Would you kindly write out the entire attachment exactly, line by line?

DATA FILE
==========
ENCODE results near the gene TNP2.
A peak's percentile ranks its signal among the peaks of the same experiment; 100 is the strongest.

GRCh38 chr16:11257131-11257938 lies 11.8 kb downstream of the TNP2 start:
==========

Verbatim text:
ENCODE results near the gene TNP2.
A peak's percentile ranks its signal among the peaks of the same experiment; 100 is the strongest.

GRCh38 chr16:11257131-11257938 lies 11.8 kb downstream of the TNP2 start: